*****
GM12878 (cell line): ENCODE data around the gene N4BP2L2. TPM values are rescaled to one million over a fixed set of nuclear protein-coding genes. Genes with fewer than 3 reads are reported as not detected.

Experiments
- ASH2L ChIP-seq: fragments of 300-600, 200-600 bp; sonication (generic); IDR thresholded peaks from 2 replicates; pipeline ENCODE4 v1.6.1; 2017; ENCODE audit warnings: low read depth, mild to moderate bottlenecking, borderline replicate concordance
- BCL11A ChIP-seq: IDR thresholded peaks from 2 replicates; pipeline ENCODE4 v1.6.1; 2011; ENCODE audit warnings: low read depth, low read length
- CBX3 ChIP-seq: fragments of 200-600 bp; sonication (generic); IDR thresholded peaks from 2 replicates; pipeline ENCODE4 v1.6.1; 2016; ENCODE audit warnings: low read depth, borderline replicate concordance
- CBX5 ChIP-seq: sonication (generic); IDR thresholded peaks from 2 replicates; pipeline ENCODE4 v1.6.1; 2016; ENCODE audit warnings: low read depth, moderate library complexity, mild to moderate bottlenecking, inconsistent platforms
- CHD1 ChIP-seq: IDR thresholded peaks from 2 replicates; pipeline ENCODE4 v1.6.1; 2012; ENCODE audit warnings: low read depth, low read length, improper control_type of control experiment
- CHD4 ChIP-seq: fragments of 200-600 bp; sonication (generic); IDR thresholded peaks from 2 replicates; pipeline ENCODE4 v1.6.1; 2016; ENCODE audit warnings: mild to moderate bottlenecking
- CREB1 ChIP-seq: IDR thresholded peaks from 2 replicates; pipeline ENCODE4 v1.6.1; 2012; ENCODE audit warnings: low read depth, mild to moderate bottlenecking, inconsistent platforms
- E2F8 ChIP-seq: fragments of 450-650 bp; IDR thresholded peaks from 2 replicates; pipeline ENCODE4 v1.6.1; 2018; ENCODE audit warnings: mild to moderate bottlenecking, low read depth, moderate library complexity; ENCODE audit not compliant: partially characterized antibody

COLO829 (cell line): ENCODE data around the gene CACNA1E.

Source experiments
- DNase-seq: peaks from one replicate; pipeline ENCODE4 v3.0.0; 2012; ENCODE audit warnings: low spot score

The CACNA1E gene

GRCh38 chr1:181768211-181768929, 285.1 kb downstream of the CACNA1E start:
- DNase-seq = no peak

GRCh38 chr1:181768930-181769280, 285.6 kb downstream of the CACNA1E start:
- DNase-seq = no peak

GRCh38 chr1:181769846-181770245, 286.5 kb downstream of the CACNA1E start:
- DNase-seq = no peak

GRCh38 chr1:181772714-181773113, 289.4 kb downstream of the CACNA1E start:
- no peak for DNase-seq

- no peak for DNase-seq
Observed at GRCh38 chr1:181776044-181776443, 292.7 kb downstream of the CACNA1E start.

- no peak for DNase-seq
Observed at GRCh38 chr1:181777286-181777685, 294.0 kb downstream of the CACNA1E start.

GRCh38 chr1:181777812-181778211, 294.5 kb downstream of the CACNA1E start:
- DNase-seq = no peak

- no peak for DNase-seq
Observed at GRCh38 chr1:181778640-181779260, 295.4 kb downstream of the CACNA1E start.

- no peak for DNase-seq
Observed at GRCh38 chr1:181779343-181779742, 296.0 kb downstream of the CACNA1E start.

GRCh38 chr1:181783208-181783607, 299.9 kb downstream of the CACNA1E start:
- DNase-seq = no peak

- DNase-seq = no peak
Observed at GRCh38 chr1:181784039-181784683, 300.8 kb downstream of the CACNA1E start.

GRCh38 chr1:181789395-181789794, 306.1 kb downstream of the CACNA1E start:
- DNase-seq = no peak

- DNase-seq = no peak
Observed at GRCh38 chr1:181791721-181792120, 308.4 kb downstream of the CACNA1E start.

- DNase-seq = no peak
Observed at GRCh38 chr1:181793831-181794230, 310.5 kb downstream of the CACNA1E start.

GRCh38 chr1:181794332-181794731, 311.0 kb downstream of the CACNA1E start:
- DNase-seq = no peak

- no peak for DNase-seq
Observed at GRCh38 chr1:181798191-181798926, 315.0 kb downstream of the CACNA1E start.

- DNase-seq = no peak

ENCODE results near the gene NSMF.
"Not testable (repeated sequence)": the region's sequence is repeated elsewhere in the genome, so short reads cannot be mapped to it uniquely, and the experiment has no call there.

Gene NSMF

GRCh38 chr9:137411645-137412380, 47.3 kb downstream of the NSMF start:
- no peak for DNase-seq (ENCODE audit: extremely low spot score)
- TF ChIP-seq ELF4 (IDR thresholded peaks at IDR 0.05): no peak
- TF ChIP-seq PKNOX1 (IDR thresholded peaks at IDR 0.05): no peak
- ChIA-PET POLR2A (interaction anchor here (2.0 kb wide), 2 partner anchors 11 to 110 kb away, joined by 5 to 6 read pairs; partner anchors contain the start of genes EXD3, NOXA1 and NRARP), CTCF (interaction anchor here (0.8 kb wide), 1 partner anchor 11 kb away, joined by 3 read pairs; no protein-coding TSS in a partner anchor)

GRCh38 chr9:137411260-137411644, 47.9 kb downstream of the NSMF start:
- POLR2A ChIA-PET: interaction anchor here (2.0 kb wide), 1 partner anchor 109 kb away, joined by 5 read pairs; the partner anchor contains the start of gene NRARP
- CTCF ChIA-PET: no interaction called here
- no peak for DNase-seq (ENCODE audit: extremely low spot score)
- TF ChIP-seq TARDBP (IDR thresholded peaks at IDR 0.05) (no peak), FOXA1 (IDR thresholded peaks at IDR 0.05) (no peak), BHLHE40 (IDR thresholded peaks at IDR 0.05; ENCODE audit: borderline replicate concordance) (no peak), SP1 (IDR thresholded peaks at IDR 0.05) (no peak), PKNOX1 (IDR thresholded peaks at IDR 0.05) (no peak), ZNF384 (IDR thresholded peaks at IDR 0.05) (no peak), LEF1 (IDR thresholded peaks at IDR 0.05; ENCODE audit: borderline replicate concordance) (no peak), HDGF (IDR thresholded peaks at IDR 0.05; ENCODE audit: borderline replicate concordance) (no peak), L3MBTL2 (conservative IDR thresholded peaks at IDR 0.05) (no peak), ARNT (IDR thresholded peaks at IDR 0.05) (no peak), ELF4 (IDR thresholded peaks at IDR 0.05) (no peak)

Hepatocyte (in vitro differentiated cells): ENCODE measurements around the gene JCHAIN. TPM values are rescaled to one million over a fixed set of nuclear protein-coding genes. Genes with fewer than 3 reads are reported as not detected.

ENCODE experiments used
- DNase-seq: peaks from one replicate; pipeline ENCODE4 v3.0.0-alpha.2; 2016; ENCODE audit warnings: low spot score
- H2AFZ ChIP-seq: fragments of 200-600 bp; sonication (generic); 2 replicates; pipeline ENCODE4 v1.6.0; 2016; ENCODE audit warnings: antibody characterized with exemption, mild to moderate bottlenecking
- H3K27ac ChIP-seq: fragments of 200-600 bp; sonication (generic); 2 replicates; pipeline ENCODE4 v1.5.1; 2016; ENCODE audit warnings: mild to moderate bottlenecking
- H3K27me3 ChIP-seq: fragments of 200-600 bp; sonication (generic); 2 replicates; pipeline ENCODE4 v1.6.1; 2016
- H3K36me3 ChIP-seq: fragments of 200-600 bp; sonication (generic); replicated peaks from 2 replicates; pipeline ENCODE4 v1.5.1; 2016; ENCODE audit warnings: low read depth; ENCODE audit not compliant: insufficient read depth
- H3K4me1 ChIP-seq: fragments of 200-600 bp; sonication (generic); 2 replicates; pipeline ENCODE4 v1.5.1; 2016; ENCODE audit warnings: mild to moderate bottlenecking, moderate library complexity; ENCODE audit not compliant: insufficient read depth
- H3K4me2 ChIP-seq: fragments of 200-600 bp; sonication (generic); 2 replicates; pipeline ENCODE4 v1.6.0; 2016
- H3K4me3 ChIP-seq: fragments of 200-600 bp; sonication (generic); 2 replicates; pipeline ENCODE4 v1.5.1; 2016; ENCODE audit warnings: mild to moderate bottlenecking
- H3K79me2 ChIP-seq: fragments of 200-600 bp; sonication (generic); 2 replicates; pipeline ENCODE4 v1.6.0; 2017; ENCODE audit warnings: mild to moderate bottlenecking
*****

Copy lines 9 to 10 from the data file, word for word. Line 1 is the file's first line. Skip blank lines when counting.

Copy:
- CREB1 ChIP-seq: IDR thresholded peaks from 2 replicates; pipeline ENCODE4 v1.6.1; 2012; ENCODE audit warnings: low read depth, mild to moderate bottlenecking, inconsistent platforms
- E2F8 ChIP-seq: fragments of 450-650 bp; IDR thresholded peaks from 2 replicates; pipeline ENCODE4 v1.6.1; 2018; ENCODE audit warnings: mild to moderate bottlenecking, low read depth, moderate library complexity; ENCODE audit not compliant: partially characterized antibody